Playing With Fire… Store-bought Stuff

In my first “Playing With Fire” post I covered char cloth, the perfect material to catch a spark. Tinder comes next.

One of the simplest, handiest items you can add to your fire kit is a plain old pencil sharpener.

For me, it was a simple matter of rooting through a few of the junk drawers around the house. I knew I had a couple of the large, cylindrical ones for sharpening carpenters pencils down cellar in my toolboxes. I also found two or three plastic ones left over from my daughter’s childhood, and several that had apparently come free with my wife’s eyeliners and lip pencils that were up in the bathroom drawer. I found also two “high quality” ones left over from way back in architecture school. One in beechwood, and one in aluminum. I suspect I will find homes for a number of them in my emergency kits, but the one shown below is the aluminum one for my drafting set. I like it because it has the secondary advantage of two sizes of openings.

IMG_0467

Making a fire is a very simple, incremental matter of coaxing your heat source from a glowing ember to an ever larger flame. The secret to this process is in staggering your tinder in a similarly incremental way. The fine shavings achieved from a pencil sharpener are an ideal early-stage. From them you can easily move on to wood peelings, then to ever larger splinters, and finally to twigs and smallwood until the flame can reach a point where it is strong enough to ignite your actual kindling pieces.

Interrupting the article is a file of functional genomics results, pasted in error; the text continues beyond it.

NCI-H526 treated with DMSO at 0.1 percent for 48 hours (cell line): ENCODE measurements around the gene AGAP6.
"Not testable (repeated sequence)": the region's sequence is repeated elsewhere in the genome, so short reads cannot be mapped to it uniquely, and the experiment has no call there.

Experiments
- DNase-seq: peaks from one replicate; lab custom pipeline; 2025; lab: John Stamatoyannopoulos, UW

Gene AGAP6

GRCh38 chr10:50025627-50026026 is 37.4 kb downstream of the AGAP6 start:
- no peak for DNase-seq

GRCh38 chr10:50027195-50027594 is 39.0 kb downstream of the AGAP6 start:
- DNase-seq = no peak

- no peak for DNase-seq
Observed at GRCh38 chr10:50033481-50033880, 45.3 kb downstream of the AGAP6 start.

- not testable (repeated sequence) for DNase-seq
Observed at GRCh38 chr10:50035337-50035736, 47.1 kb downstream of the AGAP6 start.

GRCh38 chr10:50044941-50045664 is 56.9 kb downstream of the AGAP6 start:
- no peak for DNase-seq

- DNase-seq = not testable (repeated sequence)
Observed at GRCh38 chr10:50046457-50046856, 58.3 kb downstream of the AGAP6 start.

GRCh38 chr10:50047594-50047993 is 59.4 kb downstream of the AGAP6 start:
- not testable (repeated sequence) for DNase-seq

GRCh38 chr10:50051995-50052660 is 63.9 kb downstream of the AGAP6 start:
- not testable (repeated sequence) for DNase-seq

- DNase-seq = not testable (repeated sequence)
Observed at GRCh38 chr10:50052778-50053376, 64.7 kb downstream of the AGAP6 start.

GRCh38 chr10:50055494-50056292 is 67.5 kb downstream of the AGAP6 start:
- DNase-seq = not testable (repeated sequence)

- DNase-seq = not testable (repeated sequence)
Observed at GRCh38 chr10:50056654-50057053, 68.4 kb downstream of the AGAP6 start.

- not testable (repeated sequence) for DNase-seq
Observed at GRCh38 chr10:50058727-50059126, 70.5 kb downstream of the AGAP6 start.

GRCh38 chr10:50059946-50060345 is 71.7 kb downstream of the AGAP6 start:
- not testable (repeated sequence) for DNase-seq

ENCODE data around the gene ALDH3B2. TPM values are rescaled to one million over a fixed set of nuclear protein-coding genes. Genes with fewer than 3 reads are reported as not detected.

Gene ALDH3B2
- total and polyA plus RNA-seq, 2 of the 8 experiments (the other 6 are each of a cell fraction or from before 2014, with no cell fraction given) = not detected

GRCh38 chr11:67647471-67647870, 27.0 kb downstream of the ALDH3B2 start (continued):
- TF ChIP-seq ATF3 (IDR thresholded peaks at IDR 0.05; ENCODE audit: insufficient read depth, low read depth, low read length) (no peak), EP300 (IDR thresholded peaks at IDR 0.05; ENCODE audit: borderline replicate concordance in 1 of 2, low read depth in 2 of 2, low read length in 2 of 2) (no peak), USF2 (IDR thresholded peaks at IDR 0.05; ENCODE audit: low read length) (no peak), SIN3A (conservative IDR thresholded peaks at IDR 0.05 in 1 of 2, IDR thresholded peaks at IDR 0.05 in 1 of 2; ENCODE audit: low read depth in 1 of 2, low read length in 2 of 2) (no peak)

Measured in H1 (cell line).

Also in the above photo- in any real emergency situation the absolute priority is in starting the fire.  I am not such a “gram-weenie” that I begrudge carrying a tiny bit of extra weight if it will facilitate that same quick and efficient fire building. So, another thing that it is in all my emergency kits and my little firebox are “magic” candles. We all know these from birthday parties… they don’t blow out. This is very handy out in the woods, out in the breeze. Additionally, as they melt, the wax will coat your other tinder and smallwood, and further encourage the flame. One or two of these magic candles tucked in your kit alongside your waterproof storm matches take up almost no room, but give you just one more certainty of achieving fire.

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2 thoughts on “Playing With Fire… Store-bought Stuff

  1. The idea of using a pencil sharpener to make wood shavings is very worthwhile. Here is another thought to go along with it. If you use pencils and sharpen them from time to time, why not save the shavings to mix with wax for fire starters. Most pencils are made of cedar.

    • Funny you should go there… I am just about ready to put up a couple of posts on making your own fire starters and one on stocking your tinderbox.
      Thanks for continuing to stop by…

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